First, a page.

Sailing Our Great Lake
UVM student sailors among nation's top teams
- By Sarah Tuff Dunn
It’s 2:45 p.m. on Labor Day afternoon, with the remnants of Hurricane Harvey whipping across Lake Champlain, turning the sapphire-blue surface into a froth of whitecaps. An exhausted-looking man cleats his Laser to the dock at the Community Sailing Center, clearly beaten by the aggressive breeze. “Anybody want to sail?” he says, ironically.
“Yes!” says Caroline Patten with no trace of irony. As the coach of the UVM Sailing Team, she’s as game for the big gusts as the thirty-four athletes who’ve been prepping by smearing on sunscreen, gobbling up late-lunch sandwiches, zipping up booties, and securing Helly Hansen gear to help keep the water at bay on this seventy-seven degree day.
On Lake Champlain four days a week from 2:45 until 6 p.m., traveling to four to six regattas on weekends and working out with a trainer two mornings a week, this team is as serious about sailing as Alabama is about football. What it lacks in varsity status, it more than makes up for in conviction, camaraderie, and showing how Catamounts can shine on these double-handed dinghies.
“Every single person on the team is highly competitive and wants to win,” says Lindsay Doyle ’19. “Eat, sleep, homework and sail. Not too much time for anything else, but I wouldn’t have it any other way.”
Out on the water, Patten barks orders for a warm-up drill through a megaphone, circling back on her Boston Whaler to herd two boats that have mistakenly crossed in front of The Spirit of Ethan Allen. A yellow bailer’s gone overboard and bobs along the blue. “Some kids think it’s just a lake and don’t realize how hard it blows,” says Patten, a lifelong sailor who began coaching the team in the fall of 2015 and has since seen the Cats qualify for National Championships, placing seventh in 2015 and 2016; this sport, she says, has many surprises. “It requires a tremendous amount of physical endurance as well as mental.”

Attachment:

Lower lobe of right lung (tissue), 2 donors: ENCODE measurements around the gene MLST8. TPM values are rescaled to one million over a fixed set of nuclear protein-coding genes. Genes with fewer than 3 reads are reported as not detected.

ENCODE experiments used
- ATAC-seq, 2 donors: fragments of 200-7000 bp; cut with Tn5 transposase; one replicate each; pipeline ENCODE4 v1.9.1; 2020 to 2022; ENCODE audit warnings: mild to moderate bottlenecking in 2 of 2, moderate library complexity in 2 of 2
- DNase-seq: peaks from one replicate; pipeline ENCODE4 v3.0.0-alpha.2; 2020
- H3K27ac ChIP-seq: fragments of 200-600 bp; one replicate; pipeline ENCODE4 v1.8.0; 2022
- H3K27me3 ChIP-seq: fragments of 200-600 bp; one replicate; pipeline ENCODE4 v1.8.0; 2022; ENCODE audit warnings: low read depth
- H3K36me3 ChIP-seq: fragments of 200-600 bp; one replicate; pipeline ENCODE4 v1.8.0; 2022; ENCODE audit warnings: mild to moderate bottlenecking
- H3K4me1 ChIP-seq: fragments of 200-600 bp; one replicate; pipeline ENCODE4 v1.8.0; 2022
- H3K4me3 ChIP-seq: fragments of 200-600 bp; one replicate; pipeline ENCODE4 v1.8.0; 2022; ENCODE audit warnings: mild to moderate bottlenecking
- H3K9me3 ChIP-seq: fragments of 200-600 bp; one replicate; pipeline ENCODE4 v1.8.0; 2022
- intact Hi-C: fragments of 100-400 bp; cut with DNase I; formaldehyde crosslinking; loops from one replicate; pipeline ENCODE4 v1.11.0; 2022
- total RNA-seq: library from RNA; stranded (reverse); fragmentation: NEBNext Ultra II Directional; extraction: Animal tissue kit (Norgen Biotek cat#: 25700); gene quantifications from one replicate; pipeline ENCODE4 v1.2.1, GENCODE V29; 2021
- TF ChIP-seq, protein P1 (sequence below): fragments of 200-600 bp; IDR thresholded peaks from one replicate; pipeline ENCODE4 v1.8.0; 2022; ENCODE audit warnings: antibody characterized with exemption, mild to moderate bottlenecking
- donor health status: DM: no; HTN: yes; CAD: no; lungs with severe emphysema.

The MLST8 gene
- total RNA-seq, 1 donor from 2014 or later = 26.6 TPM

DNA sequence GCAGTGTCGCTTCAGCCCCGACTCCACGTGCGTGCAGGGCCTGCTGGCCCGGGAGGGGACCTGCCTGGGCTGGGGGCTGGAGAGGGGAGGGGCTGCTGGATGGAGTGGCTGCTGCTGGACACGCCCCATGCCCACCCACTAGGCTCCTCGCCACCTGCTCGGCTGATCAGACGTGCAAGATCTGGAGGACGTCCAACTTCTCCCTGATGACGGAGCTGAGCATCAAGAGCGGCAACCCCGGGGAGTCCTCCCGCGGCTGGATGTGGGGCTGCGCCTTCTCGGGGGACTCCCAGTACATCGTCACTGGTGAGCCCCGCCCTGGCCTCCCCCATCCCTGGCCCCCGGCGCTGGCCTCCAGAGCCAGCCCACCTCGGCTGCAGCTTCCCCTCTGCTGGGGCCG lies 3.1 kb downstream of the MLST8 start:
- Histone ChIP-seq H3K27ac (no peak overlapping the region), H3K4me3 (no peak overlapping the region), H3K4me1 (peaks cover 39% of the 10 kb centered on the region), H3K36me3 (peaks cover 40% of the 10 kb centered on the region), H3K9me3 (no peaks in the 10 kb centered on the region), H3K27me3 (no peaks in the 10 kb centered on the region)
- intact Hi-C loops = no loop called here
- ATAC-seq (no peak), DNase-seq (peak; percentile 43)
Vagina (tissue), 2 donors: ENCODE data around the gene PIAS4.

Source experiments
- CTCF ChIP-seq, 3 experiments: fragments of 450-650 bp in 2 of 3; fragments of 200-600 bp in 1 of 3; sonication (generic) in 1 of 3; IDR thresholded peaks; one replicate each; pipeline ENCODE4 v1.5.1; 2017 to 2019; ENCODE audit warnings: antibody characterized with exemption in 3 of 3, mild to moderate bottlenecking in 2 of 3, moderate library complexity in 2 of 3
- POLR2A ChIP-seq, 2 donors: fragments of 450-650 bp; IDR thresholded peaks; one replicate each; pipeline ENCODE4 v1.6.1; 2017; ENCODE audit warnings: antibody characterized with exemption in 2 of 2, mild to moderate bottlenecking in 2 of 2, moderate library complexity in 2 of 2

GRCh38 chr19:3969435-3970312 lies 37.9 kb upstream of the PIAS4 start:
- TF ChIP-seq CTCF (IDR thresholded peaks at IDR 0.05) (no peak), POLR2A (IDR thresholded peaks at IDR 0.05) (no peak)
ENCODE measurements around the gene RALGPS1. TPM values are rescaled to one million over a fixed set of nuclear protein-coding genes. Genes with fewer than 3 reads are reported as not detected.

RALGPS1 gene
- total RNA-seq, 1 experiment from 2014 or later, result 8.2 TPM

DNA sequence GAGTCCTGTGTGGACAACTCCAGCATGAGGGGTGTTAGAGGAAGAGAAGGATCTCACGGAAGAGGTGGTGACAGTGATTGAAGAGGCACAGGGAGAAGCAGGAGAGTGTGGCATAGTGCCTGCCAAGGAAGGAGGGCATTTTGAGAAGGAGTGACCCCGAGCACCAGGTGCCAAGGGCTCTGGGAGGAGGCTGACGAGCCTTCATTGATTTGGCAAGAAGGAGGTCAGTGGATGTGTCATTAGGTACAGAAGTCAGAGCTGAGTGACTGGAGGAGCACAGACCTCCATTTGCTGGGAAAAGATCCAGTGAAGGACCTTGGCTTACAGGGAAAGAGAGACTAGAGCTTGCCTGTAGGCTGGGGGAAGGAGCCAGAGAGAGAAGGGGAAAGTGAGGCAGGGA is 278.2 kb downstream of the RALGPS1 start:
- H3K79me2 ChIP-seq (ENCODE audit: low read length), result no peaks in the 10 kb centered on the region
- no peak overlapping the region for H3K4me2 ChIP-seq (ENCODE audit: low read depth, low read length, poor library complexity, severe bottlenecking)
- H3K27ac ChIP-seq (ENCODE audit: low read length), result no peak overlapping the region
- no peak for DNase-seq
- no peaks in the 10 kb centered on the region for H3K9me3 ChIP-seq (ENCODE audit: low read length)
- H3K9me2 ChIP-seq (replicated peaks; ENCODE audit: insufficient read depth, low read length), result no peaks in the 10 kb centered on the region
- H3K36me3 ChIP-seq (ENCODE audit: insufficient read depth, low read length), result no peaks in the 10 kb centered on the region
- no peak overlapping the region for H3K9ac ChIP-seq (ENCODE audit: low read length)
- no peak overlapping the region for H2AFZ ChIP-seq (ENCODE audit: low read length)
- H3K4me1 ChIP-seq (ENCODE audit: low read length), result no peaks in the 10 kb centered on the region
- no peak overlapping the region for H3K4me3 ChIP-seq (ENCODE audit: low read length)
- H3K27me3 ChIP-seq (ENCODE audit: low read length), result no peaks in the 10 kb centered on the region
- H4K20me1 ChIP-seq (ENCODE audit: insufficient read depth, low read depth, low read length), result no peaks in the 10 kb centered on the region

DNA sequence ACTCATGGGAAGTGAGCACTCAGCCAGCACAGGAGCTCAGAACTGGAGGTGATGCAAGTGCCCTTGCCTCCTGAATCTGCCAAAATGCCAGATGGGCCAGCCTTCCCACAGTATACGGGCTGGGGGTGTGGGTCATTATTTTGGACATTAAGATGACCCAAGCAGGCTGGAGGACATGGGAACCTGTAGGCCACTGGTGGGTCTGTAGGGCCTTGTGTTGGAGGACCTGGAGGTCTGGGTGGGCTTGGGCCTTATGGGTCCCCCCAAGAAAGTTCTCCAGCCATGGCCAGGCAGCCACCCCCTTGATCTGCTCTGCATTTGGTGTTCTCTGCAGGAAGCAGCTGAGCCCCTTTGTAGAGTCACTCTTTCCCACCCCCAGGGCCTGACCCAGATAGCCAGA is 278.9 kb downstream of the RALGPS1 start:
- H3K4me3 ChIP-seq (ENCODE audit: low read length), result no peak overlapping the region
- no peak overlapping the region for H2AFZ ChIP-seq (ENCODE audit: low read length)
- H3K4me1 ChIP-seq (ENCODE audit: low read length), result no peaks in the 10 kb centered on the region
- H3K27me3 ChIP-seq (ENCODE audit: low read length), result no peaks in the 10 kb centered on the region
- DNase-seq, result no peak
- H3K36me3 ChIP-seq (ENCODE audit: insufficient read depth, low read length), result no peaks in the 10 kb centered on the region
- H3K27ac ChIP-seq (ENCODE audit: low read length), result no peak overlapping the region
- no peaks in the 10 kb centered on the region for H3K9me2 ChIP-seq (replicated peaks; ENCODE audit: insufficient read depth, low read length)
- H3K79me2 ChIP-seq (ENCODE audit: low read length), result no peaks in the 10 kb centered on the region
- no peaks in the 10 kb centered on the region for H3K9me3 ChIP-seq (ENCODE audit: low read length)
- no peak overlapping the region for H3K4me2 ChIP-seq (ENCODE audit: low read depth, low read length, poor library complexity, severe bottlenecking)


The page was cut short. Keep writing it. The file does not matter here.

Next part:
Team president Brittney Manning laughs when asked about the typical perception of sailing. “The expensive, ‘Let’s wear white linen and drink cocktails on a nice yacht’ kind of thing?” she says. “We find that comical because we know what we are doing is just as intense as any other sport.” The team does its own fundraising, and will soon be moving into Burlington’s new sailing center after years of working out of containers.
It’s not always this windy on the lake, of course. Dead calm can reign, or rain can, or freezing sleet and snow. Two years ago, Manning was part of a crew that ventured out on February 2 to kick off the spring season, bailing ice out of the boats.
The payoff is not only results, but also a remarkable sense of place for all members of the UVM Sailing Team. “Champlain is one of the absolute best venues in college sailing,” says Patten, explaining how training inside or outside of the breakwater can simulate a wide variety of conditions on lakes and oceans. “For a big portion of our seasons, there are few other boats on the lake, so it feels like our own personal playground. We also get to see some pretty epic sunsets over the Adirondacks.”